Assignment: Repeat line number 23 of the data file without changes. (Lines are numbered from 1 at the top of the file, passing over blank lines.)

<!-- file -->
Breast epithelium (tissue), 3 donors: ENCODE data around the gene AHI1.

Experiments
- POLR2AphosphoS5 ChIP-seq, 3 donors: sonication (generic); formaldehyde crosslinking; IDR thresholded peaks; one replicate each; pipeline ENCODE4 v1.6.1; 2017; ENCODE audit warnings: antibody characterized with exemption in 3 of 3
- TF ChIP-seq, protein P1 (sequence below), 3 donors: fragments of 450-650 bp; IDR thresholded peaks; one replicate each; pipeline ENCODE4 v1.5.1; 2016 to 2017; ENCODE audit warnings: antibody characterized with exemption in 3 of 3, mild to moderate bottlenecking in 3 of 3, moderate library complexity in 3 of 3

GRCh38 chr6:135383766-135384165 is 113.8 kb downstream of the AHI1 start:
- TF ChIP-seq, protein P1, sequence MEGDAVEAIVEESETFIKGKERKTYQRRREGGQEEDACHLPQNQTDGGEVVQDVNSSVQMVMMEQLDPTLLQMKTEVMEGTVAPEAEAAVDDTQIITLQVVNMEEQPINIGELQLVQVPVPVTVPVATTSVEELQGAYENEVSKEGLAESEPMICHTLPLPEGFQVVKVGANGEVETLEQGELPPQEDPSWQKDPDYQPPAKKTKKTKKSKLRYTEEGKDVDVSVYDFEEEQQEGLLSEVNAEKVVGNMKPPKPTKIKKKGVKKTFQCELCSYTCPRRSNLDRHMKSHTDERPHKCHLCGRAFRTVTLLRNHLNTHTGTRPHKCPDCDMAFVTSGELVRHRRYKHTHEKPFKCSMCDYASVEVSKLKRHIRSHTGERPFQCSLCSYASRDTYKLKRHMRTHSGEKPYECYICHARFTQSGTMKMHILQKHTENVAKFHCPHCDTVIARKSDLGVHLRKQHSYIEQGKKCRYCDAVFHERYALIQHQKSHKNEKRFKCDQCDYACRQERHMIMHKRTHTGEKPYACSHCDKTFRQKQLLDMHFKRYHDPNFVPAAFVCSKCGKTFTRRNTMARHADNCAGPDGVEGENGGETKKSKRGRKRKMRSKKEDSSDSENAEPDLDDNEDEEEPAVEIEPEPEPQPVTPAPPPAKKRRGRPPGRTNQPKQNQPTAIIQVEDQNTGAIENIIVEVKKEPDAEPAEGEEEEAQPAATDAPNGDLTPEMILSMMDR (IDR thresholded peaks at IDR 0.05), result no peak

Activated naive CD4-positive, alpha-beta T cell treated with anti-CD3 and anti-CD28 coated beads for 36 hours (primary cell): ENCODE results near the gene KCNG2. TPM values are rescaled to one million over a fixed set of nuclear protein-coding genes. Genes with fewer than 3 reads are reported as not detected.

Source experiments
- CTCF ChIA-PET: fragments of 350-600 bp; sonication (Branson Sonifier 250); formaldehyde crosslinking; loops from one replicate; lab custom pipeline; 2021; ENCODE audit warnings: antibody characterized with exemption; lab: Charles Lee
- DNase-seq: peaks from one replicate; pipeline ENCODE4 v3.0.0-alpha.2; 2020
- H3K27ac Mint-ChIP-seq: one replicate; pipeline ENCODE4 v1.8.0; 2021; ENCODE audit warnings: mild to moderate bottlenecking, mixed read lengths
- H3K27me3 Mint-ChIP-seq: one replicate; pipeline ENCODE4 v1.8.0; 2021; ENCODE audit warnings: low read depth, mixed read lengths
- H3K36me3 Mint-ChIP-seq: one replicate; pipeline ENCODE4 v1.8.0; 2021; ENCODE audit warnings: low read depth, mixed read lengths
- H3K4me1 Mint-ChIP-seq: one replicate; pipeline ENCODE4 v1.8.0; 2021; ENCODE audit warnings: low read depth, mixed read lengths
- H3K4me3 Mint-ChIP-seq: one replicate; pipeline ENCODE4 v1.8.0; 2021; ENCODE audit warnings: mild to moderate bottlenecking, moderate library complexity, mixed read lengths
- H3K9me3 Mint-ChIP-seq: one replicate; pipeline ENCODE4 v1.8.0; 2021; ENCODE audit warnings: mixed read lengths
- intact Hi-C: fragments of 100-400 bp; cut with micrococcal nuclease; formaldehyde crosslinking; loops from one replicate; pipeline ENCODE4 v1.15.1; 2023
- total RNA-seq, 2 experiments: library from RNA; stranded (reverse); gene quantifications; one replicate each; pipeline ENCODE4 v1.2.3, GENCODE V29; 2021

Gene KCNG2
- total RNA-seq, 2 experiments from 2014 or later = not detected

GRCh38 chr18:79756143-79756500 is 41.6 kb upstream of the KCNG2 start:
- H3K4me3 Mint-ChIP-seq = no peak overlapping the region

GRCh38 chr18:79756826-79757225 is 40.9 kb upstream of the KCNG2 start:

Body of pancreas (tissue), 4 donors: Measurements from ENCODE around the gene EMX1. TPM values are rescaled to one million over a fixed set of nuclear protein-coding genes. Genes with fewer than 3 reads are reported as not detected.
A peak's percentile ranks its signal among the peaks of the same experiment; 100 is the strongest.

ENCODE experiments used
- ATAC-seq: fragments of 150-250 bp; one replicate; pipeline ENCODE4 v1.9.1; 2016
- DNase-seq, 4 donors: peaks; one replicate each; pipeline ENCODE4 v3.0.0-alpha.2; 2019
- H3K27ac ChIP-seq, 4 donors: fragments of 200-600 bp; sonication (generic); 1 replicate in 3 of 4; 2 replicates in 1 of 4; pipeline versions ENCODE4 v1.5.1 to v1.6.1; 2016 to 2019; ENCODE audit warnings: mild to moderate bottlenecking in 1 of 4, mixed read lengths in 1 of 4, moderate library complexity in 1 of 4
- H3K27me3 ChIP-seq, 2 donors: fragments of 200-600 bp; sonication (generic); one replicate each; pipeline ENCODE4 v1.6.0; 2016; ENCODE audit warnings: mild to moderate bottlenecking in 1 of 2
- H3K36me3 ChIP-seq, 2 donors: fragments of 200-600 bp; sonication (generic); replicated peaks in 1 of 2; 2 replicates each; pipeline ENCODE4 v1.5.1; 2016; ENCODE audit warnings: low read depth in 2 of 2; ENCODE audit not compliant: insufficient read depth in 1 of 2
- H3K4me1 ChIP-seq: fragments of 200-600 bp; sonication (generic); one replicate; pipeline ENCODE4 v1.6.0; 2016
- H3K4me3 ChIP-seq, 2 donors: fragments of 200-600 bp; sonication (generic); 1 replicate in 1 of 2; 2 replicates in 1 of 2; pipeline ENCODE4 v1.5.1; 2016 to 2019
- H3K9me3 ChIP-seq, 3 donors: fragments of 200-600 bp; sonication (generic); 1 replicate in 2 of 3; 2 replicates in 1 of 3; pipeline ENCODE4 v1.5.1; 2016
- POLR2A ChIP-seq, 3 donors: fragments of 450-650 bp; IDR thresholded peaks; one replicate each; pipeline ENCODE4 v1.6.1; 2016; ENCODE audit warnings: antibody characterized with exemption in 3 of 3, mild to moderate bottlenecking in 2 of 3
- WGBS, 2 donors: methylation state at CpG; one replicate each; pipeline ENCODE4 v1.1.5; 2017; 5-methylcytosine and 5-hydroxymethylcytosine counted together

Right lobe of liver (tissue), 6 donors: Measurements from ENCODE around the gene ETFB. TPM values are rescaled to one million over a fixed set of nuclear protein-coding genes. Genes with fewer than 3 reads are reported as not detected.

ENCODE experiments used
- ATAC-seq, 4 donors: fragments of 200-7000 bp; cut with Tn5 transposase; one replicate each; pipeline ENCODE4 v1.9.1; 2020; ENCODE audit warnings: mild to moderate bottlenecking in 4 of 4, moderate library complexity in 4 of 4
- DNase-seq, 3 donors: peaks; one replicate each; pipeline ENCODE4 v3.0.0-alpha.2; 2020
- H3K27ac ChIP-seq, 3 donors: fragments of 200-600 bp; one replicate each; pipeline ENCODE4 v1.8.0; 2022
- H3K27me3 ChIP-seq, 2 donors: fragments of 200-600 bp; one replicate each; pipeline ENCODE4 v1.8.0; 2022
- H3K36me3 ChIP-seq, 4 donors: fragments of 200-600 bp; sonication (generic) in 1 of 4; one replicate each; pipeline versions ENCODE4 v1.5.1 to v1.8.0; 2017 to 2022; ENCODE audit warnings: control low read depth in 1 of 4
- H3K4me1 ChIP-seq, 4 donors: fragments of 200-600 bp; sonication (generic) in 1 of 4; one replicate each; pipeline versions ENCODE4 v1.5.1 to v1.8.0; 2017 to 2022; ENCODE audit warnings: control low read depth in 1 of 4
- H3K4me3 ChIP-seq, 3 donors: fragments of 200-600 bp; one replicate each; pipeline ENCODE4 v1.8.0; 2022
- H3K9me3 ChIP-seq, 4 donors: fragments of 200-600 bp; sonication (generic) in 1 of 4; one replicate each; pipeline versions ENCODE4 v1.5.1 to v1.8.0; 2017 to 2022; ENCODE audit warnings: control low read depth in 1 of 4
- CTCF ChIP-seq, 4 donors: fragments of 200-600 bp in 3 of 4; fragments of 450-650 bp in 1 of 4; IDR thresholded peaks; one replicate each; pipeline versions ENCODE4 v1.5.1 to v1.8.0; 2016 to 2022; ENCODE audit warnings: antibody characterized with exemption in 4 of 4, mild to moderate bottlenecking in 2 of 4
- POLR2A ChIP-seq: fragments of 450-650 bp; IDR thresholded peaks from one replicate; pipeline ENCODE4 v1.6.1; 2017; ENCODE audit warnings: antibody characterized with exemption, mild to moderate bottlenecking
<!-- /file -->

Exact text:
GRCh38 chr18:79756826-79757225 is 40.9 kb upstream of the KCNG2 start: